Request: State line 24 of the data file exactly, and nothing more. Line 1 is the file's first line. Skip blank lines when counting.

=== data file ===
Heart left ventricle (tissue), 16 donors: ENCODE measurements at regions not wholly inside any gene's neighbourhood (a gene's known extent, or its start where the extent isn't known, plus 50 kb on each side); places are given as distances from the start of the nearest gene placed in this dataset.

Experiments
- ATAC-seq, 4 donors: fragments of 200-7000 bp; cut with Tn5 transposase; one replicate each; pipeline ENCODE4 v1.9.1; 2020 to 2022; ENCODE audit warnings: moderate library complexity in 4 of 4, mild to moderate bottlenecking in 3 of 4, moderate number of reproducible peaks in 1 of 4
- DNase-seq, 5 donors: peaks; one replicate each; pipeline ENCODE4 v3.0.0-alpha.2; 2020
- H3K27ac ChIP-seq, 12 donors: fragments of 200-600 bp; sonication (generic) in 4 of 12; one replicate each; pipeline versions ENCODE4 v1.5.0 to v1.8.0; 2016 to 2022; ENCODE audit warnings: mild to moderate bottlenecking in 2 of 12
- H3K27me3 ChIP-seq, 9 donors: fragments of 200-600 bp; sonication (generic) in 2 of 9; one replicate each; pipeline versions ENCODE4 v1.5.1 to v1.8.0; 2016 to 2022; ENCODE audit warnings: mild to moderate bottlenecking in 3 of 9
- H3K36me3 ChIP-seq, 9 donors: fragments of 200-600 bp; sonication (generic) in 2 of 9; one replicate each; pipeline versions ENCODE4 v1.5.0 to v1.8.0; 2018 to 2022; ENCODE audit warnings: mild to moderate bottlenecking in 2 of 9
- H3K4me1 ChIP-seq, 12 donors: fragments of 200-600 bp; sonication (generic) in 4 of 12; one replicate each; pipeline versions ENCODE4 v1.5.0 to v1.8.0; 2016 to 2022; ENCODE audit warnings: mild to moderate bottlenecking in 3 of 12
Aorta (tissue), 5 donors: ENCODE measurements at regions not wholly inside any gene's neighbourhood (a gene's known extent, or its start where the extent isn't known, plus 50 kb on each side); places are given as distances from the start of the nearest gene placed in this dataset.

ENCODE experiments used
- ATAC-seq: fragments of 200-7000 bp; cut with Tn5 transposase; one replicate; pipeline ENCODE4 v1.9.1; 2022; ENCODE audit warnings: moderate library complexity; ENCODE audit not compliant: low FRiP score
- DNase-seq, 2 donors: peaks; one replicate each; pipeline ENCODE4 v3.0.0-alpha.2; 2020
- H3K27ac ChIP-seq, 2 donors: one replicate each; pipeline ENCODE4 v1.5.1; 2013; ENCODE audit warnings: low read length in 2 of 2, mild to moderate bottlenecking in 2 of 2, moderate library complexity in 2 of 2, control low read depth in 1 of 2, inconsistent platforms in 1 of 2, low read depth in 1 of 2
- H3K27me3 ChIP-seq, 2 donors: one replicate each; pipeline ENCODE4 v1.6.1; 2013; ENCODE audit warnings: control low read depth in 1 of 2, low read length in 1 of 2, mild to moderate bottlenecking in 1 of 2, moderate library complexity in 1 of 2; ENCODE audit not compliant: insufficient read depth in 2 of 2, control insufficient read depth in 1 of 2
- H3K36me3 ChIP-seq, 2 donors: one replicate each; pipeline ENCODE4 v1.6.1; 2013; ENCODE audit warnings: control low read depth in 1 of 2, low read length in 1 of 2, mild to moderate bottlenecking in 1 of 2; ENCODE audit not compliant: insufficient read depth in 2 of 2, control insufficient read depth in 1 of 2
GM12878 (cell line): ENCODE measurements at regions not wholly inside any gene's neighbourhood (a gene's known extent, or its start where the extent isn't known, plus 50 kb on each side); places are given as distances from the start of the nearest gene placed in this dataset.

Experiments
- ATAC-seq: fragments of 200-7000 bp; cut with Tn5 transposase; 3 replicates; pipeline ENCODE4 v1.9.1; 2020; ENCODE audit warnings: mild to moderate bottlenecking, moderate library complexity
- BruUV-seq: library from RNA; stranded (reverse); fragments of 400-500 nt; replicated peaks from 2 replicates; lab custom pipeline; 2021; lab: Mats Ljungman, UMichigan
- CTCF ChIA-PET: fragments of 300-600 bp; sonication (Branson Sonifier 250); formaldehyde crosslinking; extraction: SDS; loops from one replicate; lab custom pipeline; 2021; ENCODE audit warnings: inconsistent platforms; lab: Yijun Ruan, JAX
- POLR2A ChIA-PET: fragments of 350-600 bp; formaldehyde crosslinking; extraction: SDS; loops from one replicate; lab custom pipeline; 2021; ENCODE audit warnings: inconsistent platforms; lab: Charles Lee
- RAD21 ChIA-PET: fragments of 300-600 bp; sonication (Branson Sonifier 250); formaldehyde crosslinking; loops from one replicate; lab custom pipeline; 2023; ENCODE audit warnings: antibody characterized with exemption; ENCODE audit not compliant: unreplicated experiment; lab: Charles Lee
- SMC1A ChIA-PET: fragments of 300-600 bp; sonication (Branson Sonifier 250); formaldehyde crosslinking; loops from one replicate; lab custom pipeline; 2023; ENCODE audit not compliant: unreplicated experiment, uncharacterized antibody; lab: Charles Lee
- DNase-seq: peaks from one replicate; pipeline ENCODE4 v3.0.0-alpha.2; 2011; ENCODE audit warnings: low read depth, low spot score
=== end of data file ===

- DNase-seq: peaks from one replicate; pipeline ENCODE4 v3.0.0-alpha.2; 2011; ENCODE audit warnings: low read depth, low spot score